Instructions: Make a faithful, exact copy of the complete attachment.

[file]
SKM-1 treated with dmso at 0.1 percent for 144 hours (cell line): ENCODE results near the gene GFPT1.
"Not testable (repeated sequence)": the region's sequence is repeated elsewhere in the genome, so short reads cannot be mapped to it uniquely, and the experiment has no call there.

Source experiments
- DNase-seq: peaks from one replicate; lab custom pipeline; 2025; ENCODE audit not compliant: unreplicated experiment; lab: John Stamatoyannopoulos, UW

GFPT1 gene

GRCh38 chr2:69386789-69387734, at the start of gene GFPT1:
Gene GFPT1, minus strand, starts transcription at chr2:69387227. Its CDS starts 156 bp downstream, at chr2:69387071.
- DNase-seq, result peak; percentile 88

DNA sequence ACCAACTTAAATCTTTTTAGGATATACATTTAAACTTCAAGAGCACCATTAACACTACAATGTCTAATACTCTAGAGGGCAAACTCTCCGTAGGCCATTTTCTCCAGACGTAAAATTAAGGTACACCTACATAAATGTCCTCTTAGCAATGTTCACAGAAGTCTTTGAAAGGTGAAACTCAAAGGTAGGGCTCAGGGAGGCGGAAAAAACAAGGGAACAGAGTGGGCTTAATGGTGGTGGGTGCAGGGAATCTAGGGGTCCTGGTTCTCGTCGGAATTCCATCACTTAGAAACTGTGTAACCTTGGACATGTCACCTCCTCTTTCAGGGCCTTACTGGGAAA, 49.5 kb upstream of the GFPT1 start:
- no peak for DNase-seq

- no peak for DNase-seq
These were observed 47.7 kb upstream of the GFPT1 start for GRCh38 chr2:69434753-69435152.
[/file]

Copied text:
SKM-1 treated with dmso at 0.1 percent for 144 hours (cell line): ENCODE results near the gene GFPT1.
"Not testable (repeated sequence)": the region's sequence is repeated elsewhere in the genome, so short reads cannot be mapped to it uniquely, and the experiment has no call there.

Source experiments
- DNase-seq: peaks from one replicate; lab custom pipeline; 2025; ENCODE audit not compliant: unreplicated experiment; lab: John Stamatoyannopoulos, UW

GFPT1 gene

GRCh38 chr2:69386789-69387734, at the start of gene GFPT1:
Gene GFPT1, minus strand, starts transcription at chr2:69387227. Its CDS starts 156 bp downstream, at chr2:69387071.
- DNase-seq, result peak; percentile 88

DNA sequence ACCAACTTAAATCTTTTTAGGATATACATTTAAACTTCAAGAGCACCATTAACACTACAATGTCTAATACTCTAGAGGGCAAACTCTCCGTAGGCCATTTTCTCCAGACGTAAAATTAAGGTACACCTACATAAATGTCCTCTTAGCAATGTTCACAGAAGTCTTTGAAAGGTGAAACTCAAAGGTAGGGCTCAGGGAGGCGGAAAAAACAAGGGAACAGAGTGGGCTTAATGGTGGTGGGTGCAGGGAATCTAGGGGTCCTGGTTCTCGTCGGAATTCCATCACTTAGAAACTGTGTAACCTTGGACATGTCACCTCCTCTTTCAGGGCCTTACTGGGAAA, 49.5 kb upstream of the GFPT1 start:
- no peak for DNase-seq

- no peak for DNase-seq
These were observed 47.7 kb upstream of the GFPT1 start for GRCh38 chr2:69434753-69435152.